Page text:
It is imminent that our economy will fully reopen soon going by the trends in other parts of the world.
But the Kenyan economy was never fully closed; the economic reality could not allow.
The closure from 9 pm to 4 am is more symbolic.
The informal sector never closed. The hardest hit are high-end restaurants and hotels that rely on air travel and conferences. As we debate reopening the economy fully, schools have remained a sticking point.
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The biggest problem is that Covid-19 rules counter the national objective of 100 per cent transition.
We can’t social distance with the current state of schools. We need to build new classes and dorms in the next few months.
The money for that may not available as there are other priorities because of economic contraction caused by Covid-19. What’s the best solution then?
It is perhaps the easiest. Let the invisible hand of the market do its work. There is already precedence. The government sponsors students to study in private universities.
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The reasoning is that students can now choose the courses they want wherever they can be found.
That will hopefully make the universities compete for students through improvement of their service delivery. We shall all be beneficiaries.
Never mind this can be interpreted as the government subsidises private universities.
My only concern is that this subsidy might tempt the private universities to offer the cheapest courses to make the most out of government (read taxpayers) money.
They might offer social sciences instead of science, technology, engineering and mathematics (Stem).
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The government should place students in private universities to study courses deemed strategic to national interests, not just any course. That list can be revised as the national goals and needs change.
Can we do the same with the private secondary and primary schools amidst Covid-19?
Many private schools are not as crowded as public schools.
Can the government “disperse” the crowded public schools to private schools, which must meet minimum standards in terms of infrastructure - both physical and the internet?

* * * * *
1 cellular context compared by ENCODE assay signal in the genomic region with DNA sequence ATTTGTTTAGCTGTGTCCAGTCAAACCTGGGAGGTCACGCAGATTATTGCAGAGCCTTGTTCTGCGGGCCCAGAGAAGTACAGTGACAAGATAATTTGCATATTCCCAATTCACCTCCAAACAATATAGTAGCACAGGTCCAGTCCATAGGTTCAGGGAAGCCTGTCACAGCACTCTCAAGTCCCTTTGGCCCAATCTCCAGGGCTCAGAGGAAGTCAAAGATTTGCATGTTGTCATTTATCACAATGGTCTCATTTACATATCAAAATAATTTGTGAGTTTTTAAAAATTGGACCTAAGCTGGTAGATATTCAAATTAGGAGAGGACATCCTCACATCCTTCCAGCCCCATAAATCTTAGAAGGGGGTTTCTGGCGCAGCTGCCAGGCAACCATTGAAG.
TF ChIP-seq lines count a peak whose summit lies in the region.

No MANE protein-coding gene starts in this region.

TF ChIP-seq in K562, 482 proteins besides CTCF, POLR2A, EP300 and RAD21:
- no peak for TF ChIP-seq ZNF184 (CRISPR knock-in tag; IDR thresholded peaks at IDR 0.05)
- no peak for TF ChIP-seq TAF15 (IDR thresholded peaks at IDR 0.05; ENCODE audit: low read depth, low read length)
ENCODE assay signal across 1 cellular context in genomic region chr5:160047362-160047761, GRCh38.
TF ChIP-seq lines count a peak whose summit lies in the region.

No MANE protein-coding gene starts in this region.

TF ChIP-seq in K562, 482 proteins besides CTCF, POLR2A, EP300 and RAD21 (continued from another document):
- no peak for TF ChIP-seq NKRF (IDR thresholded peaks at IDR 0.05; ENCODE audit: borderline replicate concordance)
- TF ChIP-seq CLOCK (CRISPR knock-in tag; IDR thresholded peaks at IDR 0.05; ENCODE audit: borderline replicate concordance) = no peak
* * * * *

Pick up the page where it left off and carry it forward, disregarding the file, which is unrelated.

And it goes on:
The money given to each student can now go to the “new schools”.
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Just like in universities, The now quasi-private schools will try and raise the standards of education to attract future government students and their money.
In the long run, we shall all benefit. The risks of Covid-19 will reduce as social distancing becomes possible. The standards of education will go up as we prepare the next generation of workers and leaders.
The government can declare the number of “school seats” needed before the schools open. We can bid for those seats and then build or expand the existing private schools.
The biggest problem is shifting students to new schools. We can have “new schools” classified from national to county.
Once the schools are ready, we can split the old schools through a lottery for both students and teachers.
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For example, Kenya High can have a Nairobi and Kajiado campus depending on where the sister school will be located.
The new schools do not have to be in the same locality as the old one unless they have enough land. The students would be informed of their new centres before the schools open.
The bidders can build the school where it’s cheapest in terms of land and other amenities.
We know for sure it’s hard to build a profitable school in Nairobi because land is costly. But it might be possible in other counties where land is cheaper.
This is the time for the really generous Kenyans to donate land to schools or even build schools and immortalise their names. How does Njoki Onyango campus sound?
Who will bid for the new schools? It can be individuals, corporations, churches, philanthropists, foreign investors or even chamas.
We could make it sweeter, float a school bond and lend money to the new school developers at a subsidised rate.
Don’t we float bonds for roads and other projects?
For the hardship areas, we could even recruit the army corp of engineers. Covid-19 will be with us for some time. We must think outside the box.
If we get the cure or vaccine, we shall keep our quality schools for the next generation. With robust school infrastructure, we can now focus on the curriculum and how to make Kenyan students globally competitive like Indians in computer science.
This approach will take the private-public partnership model to another level.
It might be the best exit out of the Covid-19 pandemic. What do you think my fellow countrymen?
-The writer is an associate professor at the University of Nairobi